A Review of Life and Death: Twilight Reimagined (Twilight, #5), by Stephenie Meyer


Celebrate the tenth anniversary of Twilight! This special double-feature book includes the classic novel, Twilight, and a bold and surprising reimagining, Life and Death, by Stephenie Meyer.
Packaged as an oversize, jacketed hardcover “flip book,” this edition features nearly 400 pages of new content as well as exquisite new back cover art. Readers will relish experiencing the deeply romantic and extraordinarily suspenseful love story of Bella and Edward through fresh eyes.
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Rating: 3.5/5 Stars
Quick Reasons: first half is pretty much word-for-word the original, with some interesting differences; a bit of disappointment in the gender swap; somehow I liked Beau much better than Bella?; an interesting and unexpected twist on the ending

I know what you’re probably all thinking right now: Really, Beth? Really?!

“You know I don’t understand what you mean, right?” I asked.

“I’m counting on it,” she said…

Yes, really. When I first discovered the Twilight books in college (with huge thanks to the roommate who owned them and forced all of us to read them!) I immediately fell in love with the story. Of course, at the time, I wasn’t such a big reader—which meant I appreciated them not for their artistic development or awesome plot, but because I enjoyed the STORY. The characters, the action, the love story—I was enraptured, at the time, with the idea of someone so extraordinary falling so completely for a girl who was almost ME. What can I say, I didn’t have very high expectations for my reading material at the time.

I have since then gone through several drastic changes in my reading preferences, and while I can admit I might not like the books NOW if I were to be only just picking them up…I still do hold them in pretty high regard emotionally. They’re the kind of books I turn to when I need a mindless read. The books I grab when I need to shut off my brain and just disappear for a while. So, yes. When this “retelling” was announced, I jumped at the chance to read it—I was SO excited about the gender swap, the potentials it carried with it for a new and intriguing story.

Seriously, though, this wasn’t a life and death situation—it was just high school. It’s not like anyone was going to bite me.

Unfortunately, it fell a bit flat for me regardless. You see, I didn’t realize going into this that it would be practically word-for-word the original story in the beginning. I was expecting a different type of drama, a different world unfolding! So to be thrust back into the original with some simple pronoun changes and just a few alterations to make it more “fitting”… Well, this didn’t take me over a week to read for nothing, I guess.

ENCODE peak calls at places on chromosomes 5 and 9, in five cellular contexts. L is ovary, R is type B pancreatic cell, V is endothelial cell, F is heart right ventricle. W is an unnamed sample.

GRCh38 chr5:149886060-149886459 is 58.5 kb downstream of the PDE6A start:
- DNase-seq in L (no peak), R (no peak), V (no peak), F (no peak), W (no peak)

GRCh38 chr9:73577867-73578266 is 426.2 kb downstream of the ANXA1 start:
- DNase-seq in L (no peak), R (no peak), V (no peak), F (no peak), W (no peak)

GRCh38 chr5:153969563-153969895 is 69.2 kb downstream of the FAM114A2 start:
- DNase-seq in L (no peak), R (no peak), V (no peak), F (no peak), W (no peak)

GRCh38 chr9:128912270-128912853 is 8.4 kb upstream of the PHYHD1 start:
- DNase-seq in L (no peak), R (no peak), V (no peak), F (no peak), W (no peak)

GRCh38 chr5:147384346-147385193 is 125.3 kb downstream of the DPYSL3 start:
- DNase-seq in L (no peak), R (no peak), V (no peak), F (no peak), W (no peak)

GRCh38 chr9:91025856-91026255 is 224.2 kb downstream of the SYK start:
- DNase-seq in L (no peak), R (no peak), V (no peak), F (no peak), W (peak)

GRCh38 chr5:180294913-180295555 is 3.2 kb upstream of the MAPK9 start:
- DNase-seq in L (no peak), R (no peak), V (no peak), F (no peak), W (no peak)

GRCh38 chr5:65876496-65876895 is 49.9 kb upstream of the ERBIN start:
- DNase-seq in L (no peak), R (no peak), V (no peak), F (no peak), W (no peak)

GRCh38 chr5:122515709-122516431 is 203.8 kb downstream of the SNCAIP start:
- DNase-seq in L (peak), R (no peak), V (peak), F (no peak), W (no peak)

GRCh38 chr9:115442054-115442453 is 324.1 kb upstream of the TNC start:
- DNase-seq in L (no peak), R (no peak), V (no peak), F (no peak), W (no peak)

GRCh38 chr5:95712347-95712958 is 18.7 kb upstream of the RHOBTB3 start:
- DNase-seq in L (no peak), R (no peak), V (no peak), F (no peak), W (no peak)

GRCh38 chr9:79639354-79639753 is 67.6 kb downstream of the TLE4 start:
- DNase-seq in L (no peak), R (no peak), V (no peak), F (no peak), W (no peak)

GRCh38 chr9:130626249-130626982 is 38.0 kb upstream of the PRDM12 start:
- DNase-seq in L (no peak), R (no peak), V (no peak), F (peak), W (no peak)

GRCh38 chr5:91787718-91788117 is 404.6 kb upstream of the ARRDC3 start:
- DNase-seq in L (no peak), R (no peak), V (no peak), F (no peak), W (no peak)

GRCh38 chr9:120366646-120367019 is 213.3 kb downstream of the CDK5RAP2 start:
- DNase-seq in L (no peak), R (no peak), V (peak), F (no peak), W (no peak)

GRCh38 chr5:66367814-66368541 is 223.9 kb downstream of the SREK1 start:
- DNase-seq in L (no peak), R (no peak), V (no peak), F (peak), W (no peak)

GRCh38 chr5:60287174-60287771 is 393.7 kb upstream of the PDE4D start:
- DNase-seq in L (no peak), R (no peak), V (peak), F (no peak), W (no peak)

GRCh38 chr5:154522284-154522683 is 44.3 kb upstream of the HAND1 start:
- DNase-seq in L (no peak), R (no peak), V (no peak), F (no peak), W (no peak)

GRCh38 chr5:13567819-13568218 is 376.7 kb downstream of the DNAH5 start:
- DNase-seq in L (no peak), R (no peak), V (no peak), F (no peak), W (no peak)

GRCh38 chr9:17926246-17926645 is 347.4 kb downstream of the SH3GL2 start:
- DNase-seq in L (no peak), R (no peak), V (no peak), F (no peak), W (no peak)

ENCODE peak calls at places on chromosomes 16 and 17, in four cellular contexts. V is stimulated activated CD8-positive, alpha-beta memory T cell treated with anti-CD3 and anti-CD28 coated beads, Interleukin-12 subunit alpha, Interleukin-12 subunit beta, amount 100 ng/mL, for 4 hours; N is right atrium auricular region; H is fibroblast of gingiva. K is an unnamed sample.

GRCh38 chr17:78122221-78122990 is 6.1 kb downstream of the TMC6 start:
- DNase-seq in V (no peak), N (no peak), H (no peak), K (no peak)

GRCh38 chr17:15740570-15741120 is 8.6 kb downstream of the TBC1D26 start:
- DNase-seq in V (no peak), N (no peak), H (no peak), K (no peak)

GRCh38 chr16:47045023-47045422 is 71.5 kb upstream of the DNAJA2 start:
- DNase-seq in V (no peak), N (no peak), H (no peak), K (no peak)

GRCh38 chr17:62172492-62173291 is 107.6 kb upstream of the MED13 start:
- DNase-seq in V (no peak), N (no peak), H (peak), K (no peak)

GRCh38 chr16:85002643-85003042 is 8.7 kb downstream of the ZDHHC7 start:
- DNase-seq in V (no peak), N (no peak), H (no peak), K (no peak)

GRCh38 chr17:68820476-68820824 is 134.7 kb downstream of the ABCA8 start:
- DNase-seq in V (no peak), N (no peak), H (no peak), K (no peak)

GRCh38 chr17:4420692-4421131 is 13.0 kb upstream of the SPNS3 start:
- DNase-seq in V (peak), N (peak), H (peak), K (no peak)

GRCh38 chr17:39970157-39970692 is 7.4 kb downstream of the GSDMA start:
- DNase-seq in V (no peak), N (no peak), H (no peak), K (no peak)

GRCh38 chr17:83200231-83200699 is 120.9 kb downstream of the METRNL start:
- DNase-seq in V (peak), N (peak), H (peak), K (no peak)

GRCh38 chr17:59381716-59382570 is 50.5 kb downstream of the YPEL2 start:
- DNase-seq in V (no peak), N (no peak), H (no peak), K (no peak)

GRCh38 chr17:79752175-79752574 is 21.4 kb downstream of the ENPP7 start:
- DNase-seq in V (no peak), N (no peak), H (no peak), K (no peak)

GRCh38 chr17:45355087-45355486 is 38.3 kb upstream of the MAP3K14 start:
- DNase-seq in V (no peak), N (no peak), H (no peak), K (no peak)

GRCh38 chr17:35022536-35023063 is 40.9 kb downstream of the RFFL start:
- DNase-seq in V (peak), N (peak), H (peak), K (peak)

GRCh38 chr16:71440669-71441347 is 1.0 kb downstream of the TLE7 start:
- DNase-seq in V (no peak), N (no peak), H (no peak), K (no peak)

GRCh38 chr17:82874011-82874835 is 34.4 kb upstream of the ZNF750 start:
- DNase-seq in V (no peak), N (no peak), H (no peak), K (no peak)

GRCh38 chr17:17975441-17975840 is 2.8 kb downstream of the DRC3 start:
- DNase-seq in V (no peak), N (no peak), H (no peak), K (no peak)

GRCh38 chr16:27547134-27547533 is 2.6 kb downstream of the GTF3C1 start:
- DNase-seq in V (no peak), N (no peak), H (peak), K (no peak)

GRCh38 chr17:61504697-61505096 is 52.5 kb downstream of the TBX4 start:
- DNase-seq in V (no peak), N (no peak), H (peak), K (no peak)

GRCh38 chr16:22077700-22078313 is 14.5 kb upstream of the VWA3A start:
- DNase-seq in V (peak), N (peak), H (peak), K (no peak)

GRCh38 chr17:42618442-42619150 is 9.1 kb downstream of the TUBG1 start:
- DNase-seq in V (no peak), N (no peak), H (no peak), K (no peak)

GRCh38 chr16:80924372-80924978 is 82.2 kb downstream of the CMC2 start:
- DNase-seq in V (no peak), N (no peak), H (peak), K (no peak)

I LOVE Beau as a character, though—somehow, he comes across much more likable than Bella? I think part of this can be attributed to one very simple thing: he didn’t spend the ENTIRE book agonizing, beating himself up over stupid things, or comparing his supposed faults with the rest of the world. He was much better written, and more entertaining to read about, because he actually had a personality—instead of being the flat, paper-doll fit for molding like Bella was, Beau held his own against the world, and made himself known. I appreciated this quite a bit, and wish Bella had been written in a similar way. I also do wish that the gender swap hadn’t gone all across the cast of characters. While a few escaped this fate, I felt that swapping each and every character did nothing for the story overall. I’d have rathered only one or two specific characters were switched—it would have stood out much more, and made things more interesting.

“Try not to get caught up in antiquated gender roles.”

Now—while the ending of this matches (up to a point) the original book, there’s one HUGE and marked distinction that I wasn’t expecting heading into it. Having gone in blind, I’m not going to go into details about the specifics—I think it’s best readers don’t know about it when they head into this book. I will say, though, I’m not sure HOW I feel about the change. While I enjoyed it—FINALLY, the new and exciting changes I’d been seeking all along!–I also felt it was cut a bit TOO short.

Overall, this was an okay reimagining of the original story, but I’m not going to go crazy and call it my favorite, because it’s not. I appreciated some of the things Stephenie Meyer did here…but was also angered by others. I fell unexpectedly in love with one specific character…but the rest, overall, fell pretty flat. Still, I’d recommend for lovers of the original Twilight series—imagining the characters in a different light was interesting and, for the most part, entertaining!

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